Asian shares fell Thursday as China's official and private sector manufacturing PMIs confirmed a recovering growth trend, but that failed to convince investors the slowdown was bottoming out.
China's October official PMI rose to 50.2 in October from 49.8 in September, almost matching a forecast 50.3, pointing to expanded factory activity in the world's second-largest economy, Reuters reported. The final reading of the HSBC PMI hit an 8-month high of 49.5.
The MSCI index of Asia-Pacific shares outside Japan fell 0.5 percent after ending October with a 0.5 percent gain, in contrast to September's 5.6 percent rise.
The manufacturing data showed mild improvement in Chinese factory activity, which helped the index trim losses slightly.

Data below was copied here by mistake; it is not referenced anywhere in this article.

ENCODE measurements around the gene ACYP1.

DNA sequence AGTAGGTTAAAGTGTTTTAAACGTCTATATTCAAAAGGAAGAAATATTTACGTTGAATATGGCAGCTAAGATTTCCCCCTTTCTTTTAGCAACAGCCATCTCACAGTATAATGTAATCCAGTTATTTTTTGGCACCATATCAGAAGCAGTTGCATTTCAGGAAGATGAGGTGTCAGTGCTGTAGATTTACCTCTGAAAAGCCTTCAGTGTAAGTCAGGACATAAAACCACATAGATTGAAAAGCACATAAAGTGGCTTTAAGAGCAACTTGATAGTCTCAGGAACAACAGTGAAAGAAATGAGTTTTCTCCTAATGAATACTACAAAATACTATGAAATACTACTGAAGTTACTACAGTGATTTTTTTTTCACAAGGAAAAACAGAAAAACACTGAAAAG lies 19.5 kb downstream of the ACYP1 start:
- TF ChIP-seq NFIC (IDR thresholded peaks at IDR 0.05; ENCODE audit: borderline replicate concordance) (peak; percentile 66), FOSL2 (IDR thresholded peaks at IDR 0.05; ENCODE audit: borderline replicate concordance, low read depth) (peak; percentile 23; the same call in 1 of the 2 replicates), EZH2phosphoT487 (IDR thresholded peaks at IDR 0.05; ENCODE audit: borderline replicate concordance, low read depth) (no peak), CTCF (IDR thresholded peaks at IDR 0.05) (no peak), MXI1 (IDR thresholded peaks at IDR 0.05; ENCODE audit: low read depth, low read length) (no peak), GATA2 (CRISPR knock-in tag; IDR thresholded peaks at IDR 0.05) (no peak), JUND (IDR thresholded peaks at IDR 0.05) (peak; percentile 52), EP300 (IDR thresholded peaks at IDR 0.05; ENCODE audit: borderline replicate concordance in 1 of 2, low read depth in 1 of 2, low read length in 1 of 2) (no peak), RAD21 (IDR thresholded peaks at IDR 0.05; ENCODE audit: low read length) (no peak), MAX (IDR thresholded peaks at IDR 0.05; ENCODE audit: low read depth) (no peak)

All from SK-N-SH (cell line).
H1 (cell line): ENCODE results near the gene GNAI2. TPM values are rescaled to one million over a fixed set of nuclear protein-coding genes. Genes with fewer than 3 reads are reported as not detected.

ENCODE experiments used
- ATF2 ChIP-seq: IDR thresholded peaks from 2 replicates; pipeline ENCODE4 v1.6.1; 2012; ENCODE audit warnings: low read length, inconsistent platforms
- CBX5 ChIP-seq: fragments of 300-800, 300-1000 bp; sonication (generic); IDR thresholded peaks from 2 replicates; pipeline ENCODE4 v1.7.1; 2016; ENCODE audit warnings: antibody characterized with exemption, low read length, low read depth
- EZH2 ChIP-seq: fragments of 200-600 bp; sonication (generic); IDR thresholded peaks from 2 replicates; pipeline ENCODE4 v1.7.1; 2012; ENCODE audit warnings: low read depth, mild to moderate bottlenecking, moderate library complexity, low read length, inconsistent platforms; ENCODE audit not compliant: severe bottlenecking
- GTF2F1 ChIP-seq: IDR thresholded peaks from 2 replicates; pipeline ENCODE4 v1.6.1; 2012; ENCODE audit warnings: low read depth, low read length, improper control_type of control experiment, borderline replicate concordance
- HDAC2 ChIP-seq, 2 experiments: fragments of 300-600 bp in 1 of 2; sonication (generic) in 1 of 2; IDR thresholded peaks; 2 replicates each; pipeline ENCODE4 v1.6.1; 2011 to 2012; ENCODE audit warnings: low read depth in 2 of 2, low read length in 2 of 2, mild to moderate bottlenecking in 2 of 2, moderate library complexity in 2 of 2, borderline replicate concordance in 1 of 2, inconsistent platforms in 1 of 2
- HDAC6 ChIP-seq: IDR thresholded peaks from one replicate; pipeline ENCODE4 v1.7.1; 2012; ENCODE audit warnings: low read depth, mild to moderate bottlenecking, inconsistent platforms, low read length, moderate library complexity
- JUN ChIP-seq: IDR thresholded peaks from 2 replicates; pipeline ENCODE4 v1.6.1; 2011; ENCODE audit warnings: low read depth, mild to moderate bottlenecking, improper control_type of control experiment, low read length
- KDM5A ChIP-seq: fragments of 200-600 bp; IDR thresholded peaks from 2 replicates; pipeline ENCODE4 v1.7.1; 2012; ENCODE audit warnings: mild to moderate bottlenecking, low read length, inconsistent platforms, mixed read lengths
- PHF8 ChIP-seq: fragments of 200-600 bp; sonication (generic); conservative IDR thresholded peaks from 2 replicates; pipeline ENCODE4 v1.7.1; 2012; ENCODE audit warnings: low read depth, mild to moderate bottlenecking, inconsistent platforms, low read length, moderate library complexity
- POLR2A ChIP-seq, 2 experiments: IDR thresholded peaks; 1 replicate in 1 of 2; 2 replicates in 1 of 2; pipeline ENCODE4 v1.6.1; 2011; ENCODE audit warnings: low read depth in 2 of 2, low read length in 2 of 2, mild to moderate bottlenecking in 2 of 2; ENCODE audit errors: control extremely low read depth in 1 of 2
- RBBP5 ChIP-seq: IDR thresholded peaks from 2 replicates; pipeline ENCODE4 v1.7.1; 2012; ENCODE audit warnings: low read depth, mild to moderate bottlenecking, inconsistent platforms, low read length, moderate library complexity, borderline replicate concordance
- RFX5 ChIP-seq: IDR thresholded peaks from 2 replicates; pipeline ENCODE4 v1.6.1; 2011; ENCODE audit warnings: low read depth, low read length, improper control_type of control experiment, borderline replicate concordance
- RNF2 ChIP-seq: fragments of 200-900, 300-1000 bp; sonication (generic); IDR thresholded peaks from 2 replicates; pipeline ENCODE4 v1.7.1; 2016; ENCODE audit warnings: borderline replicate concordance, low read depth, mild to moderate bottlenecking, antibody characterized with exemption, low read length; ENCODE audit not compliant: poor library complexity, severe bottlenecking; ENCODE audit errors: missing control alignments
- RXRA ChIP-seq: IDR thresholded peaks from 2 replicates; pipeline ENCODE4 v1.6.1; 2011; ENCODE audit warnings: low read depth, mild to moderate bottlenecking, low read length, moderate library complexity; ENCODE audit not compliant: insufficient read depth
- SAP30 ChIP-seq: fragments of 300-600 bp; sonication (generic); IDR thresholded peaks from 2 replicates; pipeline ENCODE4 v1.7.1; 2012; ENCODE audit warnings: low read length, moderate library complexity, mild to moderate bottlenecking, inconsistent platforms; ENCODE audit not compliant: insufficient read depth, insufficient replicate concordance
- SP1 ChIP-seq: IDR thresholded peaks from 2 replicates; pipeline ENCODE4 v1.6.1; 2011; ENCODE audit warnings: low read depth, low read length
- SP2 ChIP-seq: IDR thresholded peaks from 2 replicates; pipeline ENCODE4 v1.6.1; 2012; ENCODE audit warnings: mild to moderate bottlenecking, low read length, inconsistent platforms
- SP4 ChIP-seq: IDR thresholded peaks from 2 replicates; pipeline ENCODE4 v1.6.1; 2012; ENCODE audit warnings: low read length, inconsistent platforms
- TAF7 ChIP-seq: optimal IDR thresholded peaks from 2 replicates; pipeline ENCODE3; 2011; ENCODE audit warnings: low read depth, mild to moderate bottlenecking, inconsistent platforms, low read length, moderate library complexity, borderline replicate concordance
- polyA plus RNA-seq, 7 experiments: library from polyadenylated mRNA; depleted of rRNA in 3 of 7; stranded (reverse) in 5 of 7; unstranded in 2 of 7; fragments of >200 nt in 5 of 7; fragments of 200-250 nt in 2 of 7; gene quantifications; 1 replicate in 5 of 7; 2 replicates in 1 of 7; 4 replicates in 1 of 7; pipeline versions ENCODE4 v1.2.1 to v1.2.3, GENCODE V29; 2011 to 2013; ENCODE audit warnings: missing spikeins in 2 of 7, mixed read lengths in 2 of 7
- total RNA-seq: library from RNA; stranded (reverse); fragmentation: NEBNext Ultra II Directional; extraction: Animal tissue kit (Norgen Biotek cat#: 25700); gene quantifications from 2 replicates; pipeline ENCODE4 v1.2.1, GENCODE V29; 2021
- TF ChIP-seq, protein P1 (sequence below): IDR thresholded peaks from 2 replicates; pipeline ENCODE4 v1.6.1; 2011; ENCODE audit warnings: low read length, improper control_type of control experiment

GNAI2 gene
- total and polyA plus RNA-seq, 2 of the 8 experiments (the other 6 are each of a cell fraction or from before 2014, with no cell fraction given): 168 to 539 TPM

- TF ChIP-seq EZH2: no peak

"The return of PMI above 50 suggests economic momentum has indeed picked up. It indicates the effect of policy easing may have been stronger than the consensus expected," Zhiwei Zhang of Nomura wrote in a comment emailed to Reuters.
Australian shares dropped 0.8 percent as miners and banks retreated, while South Korean shares slipped 1 percent, weighed down by data showing the country's manufacturing sector in October shrank for a fifth consecutive month, although the pace of decline slowed.
The reaction in the Australian dollar, which is sensitive to China, its largest export destination, was limited with the currency steadying at $1.0370.
Japan's Nikkei average was up 0.1 percent after a choppy morning trade, as better-than-expected results from the likes of mobile operator Softbank countered a tumble in Panasonic and companies issuing profit warnings.
The dollar gained 0.3 percent against the yen to 80, approaching a four-month high of 80.38 hit last week.
The euro was pinned in the recent $1.28-$1.32 range, trading steady at $1.2965.